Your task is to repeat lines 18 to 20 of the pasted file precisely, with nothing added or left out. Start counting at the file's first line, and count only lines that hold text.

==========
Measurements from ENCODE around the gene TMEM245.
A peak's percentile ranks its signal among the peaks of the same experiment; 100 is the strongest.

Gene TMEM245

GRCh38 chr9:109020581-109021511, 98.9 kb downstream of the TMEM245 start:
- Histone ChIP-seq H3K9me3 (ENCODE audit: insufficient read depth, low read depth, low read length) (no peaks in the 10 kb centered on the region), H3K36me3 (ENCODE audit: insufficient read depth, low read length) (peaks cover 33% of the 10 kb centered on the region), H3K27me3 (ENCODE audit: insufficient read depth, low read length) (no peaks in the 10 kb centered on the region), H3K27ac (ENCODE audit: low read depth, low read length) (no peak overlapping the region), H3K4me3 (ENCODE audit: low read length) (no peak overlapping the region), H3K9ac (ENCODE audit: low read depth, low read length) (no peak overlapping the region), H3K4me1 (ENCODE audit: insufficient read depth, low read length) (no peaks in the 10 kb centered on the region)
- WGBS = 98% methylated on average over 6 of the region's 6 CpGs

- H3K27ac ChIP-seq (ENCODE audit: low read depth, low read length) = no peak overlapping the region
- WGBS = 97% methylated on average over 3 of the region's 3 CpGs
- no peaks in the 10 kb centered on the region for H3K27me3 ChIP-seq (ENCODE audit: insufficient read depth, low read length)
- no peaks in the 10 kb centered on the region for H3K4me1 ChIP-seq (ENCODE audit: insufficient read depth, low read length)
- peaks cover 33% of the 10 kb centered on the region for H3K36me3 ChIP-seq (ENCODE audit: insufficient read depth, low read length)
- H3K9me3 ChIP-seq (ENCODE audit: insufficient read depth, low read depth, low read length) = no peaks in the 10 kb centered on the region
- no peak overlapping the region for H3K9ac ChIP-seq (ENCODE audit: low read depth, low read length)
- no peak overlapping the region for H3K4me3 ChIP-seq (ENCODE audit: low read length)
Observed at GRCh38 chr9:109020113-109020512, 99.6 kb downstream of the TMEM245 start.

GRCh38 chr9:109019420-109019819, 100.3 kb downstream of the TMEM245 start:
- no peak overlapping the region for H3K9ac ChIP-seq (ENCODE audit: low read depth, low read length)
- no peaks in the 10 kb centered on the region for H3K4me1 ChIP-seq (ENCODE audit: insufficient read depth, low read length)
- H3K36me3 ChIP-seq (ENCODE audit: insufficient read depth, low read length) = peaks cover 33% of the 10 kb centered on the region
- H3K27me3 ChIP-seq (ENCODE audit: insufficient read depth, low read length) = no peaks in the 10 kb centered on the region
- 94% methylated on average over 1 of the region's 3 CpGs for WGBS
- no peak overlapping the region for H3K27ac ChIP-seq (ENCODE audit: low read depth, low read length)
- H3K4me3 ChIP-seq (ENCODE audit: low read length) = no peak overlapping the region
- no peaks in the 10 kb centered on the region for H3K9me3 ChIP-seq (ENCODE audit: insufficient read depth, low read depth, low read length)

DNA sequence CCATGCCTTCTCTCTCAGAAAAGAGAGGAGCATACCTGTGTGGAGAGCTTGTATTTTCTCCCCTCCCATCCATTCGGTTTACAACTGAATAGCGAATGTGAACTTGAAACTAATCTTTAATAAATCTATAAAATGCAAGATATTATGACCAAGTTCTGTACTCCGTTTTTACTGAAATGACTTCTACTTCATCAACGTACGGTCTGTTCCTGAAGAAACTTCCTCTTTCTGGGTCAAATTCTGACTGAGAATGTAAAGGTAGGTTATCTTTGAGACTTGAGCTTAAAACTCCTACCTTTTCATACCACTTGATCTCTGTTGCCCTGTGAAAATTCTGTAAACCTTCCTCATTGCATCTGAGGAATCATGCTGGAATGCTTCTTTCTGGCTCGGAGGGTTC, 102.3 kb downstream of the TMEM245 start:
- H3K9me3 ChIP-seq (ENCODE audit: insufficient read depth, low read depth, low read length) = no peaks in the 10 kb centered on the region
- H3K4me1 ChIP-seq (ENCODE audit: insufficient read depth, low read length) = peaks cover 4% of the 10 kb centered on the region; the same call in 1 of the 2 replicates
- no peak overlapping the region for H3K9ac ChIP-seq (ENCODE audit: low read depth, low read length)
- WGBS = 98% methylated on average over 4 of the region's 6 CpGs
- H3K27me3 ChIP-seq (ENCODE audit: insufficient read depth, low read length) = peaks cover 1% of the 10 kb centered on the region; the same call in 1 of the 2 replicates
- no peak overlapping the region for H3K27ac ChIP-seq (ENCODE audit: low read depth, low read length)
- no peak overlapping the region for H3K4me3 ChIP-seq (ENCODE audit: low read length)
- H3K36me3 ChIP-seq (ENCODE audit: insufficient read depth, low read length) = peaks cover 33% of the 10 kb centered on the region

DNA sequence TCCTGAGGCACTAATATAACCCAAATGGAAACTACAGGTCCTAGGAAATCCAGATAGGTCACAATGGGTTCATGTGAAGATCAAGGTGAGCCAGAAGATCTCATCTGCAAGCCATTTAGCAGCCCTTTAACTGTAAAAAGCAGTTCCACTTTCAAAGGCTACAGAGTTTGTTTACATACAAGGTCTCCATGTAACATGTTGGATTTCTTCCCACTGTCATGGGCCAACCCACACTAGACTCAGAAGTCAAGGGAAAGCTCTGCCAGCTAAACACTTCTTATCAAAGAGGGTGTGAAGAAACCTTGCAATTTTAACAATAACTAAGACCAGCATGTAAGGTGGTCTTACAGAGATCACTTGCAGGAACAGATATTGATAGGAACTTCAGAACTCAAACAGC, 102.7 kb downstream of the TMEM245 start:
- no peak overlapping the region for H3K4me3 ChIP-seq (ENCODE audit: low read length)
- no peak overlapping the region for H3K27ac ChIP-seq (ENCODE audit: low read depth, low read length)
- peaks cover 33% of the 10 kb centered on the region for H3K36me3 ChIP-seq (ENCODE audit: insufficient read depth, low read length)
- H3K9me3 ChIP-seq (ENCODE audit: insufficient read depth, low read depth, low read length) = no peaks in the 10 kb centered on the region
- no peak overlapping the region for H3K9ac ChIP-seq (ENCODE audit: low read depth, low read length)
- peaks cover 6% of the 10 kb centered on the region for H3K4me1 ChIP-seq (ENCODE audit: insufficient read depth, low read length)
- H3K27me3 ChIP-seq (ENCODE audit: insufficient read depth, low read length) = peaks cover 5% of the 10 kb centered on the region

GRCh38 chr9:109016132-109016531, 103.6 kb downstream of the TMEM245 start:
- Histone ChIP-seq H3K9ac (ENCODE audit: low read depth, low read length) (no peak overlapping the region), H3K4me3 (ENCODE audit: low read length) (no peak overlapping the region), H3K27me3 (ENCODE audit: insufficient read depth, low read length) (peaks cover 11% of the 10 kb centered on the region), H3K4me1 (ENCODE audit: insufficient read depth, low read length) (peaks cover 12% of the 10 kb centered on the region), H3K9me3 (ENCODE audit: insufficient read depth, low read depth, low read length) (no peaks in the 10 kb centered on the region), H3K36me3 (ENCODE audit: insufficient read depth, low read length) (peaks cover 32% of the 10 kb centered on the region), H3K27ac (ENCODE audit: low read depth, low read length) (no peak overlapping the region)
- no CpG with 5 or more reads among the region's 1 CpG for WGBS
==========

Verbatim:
- no peaks in the 10 kb centered on the region for H3K4me1 ChIP-seq (ENCODE audit: insufficient read depth, low read length)
- H3K36me3 ChIP-seq (ENCODE audit: insufficient read depth, low read length) = peaks cover 33% of the 10 kb centered on the region
- H3K27me3 ChIP-seq (ENCODE audit: insufficient read depth, low read length) = no peaks in the 10 kb centered on the region